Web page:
It’s an interesting example — and given my prior focus on Facebook’s intelligence apparatus (one reiterated by the revelation that Facebook has been taking down NK infrastructure of its own accord) — one that raises questions about whether FBI identified this persona or FB did.

But I’m wondering why both WaPo and CP are calling the Donovan persona a troll. While it sounds like Donovan’s election related interventions were trollish about Hillary, some of what she published at CP and other outlets clearly supported Russian policy objectives (that CP might legitimately agree with) or — as CP notes — mirrored mainstream reporting on Clinton’s emails.

Donovan served not just to poison debate, as trolls do.

So I’m wondering why people are using that term. I’m wondering, in part, why we should distinguish Donovan’s authorship (or plagiarism) of articles from leaks from foreign intelligence services, which news articles have long relied on, whether Israeli, Saudi, or Russian sources (remember, for example, how presumed Yemeni or Saudi sources have repeatedly revealed details of US or UK double agents). A number of people in DC have laughed with me about the way that Rinat Akhmetshin — a central figure in the June 9, 2016 Trump Tower meeting and as such suspected of doing Russian intelligence bidding — has long regaled mainstream journalists as a source. And I’ve suggested that Scott Balber — and American lawyer working for a Russian oligarch — may be fostering a cover story for the same meeting.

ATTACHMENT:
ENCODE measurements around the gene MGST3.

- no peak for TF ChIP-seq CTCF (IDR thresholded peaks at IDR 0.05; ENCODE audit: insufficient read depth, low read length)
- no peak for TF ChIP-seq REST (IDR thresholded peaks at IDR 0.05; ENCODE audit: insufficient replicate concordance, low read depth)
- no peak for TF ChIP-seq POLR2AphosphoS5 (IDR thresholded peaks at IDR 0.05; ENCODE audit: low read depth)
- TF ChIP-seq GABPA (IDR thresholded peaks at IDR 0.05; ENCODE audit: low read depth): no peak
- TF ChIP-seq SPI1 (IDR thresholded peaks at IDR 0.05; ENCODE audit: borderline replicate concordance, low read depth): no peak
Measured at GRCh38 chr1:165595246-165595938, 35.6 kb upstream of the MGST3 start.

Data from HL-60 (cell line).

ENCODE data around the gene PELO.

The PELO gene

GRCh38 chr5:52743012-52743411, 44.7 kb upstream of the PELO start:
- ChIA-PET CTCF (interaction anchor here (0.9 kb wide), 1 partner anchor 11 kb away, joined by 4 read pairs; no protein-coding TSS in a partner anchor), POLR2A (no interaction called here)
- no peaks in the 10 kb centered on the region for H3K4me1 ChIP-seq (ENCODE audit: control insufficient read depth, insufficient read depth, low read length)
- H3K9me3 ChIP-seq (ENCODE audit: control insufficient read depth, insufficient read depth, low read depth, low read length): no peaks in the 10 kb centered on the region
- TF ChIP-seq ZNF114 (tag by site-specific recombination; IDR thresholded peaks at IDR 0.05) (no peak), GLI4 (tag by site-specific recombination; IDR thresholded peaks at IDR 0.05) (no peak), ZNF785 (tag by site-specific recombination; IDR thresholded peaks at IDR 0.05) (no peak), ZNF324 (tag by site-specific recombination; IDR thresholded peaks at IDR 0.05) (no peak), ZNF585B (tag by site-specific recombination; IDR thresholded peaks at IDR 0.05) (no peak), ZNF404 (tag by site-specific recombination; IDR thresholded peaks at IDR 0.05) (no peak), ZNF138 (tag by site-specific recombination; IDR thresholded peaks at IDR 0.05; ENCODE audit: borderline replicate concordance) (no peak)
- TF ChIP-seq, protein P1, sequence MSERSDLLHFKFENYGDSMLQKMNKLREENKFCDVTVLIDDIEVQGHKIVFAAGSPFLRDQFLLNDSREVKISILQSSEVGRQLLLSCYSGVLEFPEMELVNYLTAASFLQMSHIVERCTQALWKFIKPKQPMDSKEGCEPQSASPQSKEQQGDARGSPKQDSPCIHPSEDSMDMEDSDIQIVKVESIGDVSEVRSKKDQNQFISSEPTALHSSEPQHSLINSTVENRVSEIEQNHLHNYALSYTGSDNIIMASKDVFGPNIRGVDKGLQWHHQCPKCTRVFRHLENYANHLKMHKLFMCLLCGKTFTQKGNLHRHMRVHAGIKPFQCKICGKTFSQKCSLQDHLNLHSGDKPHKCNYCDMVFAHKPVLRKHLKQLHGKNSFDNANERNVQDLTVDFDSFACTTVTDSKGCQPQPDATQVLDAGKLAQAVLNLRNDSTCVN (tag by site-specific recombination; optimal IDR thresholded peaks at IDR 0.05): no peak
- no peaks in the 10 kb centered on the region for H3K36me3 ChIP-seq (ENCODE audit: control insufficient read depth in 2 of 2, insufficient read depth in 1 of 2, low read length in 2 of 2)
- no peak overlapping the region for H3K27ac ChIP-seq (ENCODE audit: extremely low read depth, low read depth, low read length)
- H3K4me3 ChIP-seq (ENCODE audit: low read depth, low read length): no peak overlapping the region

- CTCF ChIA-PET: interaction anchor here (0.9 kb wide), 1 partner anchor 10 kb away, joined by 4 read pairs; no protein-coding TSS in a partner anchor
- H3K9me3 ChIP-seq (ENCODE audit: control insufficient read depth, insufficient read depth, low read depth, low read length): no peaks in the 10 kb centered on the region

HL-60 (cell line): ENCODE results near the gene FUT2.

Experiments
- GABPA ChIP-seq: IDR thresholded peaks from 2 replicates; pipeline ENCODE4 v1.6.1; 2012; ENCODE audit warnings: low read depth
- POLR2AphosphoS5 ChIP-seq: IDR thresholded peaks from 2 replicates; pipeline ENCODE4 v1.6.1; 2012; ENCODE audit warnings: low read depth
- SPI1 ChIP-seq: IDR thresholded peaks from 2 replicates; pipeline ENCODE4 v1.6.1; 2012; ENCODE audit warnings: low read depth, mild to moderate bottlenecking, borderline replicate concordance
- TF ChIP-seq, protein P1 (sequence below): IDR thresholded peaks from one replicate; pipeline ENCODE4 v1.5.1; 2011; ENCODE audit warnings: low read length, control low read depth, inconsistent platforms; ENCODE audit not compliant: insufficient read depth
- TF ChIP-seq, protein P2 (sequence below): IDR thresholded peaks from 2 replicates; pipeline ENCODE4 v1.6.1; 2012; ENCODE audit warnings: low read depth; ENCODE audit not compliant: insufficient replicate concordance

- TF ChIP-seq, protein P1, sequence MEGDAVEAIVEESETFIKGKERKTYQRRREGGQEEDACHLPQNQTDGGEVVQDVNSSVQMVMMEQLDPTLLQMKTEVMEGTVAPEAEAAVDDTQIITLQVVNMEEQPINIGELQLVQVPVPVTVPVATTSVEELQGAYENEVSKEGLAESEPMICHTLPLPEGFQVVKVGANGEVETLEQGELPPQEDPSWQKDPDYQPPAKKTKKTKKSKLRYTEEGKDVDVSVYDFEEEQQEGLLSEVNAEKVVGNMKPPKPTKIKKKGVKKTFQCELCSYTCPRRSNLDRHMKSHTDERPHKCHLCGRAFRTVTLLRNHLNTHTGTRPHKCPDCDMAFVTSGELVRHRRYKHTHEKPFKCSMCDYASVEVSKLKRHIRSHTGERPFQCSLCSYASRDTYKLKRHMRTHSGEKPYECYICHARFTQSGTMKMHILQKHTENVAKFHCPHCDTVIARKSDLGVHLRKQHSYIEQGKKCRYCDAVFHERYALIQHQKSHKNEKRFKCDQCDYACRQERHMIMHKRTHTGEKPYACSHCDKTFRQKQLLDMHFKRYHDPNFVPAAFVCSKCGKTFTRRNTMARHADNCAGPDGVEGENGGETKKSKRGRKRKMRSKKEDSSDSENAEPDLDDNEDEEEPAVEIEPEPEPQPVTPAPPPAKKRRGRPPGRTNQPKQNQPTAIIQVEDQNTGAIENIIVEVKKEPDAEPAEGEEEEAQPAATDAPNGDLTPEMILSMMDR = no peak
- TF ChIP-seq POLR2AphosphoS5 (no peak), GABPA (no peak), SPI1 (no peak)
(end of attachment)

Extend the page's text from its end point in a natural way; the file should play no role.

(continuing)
So why is one kind of intelligence disinformation called journalism and another called trolling?